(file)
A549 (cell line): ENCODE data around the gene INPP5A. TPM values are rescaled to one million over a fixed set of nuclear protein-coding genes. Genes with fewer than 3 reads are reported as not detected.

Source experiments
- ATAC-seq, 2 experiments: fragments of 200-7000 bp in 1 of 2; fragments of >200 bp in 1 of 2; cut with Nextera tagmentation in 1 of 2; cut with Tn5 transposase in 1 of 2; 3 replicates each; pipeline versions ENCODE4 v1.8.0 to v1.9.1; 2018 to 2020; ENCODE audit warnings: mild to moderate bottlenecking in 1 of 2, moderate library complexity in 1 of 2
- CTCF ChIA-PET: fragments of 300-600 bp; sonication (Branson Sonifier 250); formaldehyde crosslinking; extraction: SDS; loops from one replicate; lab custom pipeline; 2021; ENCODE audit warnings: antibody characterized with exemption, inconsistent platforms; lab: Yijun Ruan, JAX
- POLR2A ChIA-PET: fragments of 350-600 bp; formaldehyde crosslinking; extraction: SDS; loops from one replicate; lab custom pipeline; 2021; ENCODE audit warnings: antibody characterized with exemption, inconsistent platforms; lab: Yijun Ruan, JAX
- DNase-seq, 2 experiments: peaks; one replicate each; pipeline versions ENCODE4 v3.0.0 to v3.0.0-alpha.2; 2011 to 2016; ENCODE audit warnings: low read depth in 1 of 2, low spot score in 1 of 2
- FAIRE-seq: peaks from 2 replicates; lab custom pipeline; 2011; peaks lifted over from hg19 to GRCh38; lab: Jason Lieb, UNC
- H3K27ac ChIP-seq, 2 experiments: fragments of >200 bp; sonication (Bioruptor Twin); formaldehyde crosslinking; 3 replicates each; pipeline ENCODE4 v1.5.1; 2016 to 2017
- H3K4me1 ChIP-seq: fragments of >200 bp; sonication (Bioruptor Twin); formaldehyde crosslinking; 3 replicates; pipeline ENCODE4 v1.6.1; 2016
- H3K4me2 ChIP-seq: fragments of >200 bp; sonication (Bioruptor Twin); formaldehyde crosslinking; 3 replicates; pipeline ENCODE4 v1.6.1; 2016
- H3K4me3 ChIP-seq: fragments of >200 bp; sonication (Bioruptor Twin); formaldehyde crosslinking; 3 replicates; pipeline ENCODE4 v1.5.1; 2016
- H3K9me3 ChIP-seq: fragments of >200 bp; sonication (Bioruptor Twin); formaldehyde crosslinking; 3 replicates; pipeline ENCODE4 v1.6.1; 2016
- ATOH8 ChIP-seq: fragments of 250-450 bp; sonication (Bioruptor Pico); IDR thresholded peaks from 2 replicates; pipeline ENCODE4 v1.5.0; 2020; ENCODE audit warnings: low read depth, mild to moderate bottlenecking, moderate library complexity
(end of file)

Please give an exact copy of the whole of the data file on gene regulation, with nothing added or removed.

A549 (cell line): ENCODE data around the gene INPP5A. TPM values are rescaled to one million over a fixed set of nuclear protein-coding genes. Genes with fewer than 3 reads are reported as not detected.

Source experiments
- ATAC-seq, 2 experiments: fragments of 200-7000 bp in 1 of 2; fragments of >200 bp in 1 of 2; cut with Nextera tagmentation in 1 of 2; cut with Tn5 transposase in 1 of 2; 3 replicates each; pipeline versions ENCODE4 v1.8.0 to v1.9.1; 2018 to 2020; ENCODE audit warnings: mild to moderate bottlenecking in 1 of 2, moderate library complexity in 1 of 2
- CTCF ChIA-PET: fragments of 300-600 bp; sonication (Branson Sonifier 250); formaldehyde crosslinking; extraction: SDS; loops from one replicate; lab custom pipeline; 2021; ENCODE audit warnings: antibody characterized with exemption, inconsistent platforms; lab: Yijun Ruan, JAX
- POLR2A ChIA-PET: fragments of 350-600 bp; formaldehyde crosslinking; extraction: SDS; loops from one replicate; lab custom pipeline; 2021; ENCODE audit warnings: antibody characterized with exemption, inconsistent platforms; lab: Yijun Ruan, JAX
- DNase-seq, 2 experiments: peaks; one replicate each; pipeline versions ENCODE4 v3.0.0 to v3.0.0-alpha.2; 2011 to 2016; ENCODE audit warnings: low read depth in 1 of 2, low spot score in 1 of 2
- FAIRE-seq: peaks from 2 replicates; lab custom pipeline; 2011; peaks lifted over from hg19 to GRCh38; lab: Jason Lieb, UNC
- H3K27ac ChIP-seq, 2 experiments: fragments of >200 bp; sonication (Bioruptor Twin); formaldehyde crosslinking; 3 replicates each; pipeline ENCODE4 v1.5.1; 2016 to 2017
- H3K4me1 ChIP-seq: fragments of >200 bp; sonication (Bioruptor Twin); formaldehyde crosslinking; 3 replicates; pipeline ENCODE4 v1.6.1; 2016
- H3K4me2 ChIP-seq: fragments of >200 bp; sonication (Bioruptor Twin); formaldehyde crosslinking; 3 replicates; pipeline ENCODE4 v1.6.1; 2016
- H3K4me3 ChIP-seq: fragments of >200 bp; sonication (Bioruptor Twin); formaldehyde crosslinking; 3 replicates; pipeline ENCODE4 v1.5.1; 2016
- H3K9me3 ChIP-seq: fragments of >200 bp; sonication (Bioruptor Twin); formaldehyde crosslinking; 3 replicates; pipeline ENCODE4 v1.6.1; 2016
- ATOH8 ChIP-seq: fragments of 250-450 bp; sonication (Bioruptor Pico); IDR thresholded peaks from 2 replicates; pipeline ENCODE4 v1.5.0; 2020; ENCODE audit warnings: low read depth, mild to moderate bottlenecking, moderate library complexity